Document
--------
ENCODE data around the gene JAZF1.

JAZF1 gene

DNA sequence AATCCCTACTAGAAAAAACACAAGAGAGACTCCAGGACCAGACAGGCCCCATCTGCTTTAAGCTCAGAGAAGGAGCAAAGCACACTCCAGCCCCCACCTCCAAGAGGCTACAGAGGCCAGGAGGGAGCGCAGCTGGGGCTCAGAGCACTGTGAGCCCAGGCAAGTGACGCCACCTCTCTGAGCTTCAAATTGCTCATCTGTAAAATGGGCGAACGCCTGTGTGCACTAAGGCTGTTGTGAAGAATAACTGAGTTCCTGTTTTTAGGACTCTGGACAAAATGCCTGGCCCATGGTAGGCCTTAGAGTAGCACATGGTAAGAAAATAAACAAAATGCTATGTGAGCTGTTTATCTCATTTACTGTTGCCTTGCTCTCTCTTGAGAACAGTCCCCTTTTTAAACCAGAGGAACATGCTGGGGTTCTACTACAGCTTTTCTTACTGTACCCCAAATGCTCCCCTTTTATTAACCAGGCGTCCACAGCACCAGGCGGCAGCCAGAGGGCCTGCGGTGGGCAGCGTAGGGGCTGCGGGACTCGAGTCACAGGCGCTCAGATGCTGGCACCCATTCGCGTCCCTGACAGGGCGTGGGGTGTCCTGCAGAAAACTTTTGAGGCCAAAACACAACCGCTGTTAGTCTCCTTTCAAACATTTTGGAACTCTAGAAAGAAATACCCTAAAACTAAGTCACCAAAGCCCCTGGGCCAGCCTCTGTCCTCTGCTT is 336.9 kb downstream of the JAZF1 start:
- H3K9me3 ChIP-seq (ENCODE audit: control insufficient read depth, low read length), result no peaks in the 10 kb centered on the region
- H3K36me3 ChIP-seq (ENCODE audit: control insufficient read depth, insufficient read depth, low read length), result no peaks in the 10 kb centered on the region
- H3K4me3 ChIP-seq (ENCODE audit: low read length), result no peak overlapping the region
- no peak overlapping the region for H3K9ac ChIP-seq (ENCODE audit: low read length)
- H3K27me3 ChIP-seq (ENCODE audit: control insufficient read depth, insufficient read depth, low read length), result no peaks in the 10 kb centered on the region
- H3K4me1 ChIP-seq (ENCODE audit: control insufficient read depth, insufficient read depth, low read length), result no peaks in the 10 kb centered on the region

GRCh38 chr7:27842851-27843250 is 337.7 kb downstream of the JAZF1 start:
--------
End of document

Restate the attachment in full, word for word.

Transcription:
ENCODE data around the gene JAZF1.

JAZF1 gene

DNA sequence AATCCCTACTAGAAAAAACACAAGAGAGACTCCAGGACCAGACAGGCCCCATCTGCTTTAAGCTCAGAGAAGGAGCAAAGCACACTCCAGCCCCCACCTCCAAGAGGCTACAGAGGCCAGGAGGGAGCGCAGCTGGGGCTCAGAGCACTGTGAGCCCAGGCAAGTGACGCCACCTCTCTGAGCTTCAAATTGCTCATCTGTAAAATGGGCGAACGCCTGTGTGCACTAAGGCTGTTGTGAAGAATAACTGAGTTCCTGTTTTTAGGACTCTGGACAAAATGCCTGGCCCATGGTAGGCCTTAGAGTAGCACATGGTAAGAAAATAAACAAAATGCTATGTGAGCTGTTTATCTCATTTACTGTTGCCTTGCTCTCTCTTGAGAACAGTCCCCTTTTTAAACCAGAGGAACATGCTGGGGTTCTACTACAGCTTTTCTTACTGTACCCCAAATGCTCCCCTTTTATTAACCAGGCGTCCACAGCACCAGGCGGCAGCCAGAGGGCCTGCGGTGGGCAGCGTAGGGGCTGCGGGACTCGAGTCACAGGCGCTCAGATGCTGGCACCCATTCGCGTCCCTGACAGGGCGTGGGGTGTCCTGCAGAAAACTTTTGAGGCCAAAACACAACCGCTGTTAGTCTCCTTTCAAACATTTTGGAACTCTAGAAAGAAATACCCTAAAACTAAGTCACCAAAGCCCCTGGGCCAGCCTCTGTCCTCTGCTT is 336.9 kb downstream of the JAZF1 start:
- H3K9me3 ChIP-seq (ENCODE audit: control insufficient read depth, low read length), result no peaks in the 10 kb centered on the region
- H3K36me3 ChIP-seq (ENCODE audit: control insufficient read depth, insufficient read depth, low read length), result no peaks in the 10 kb centered on the region
- H3K4me3 ChIP-seq (ENCODE audit: low read length), result no peak overlapping the region
- no peak overlapping the region for H3K9ac ChIP-seq (ENCODE audit: low read length)
- H3K27me3 ChIP-seq (ENCODE audit: control insufficient read depth, insufficient read depth, low read length), result no peaks in the 10 kb centered on the region
- H3K4me1 ChIP-seq (ENCODE audit: control insufficient read depth, insufficient read depth, low read length), result no peaks in the 10 kb centered on the region

GRCh38 chr7:27842851-27843250 is 337.7 kb downstream of the JAZF1 start: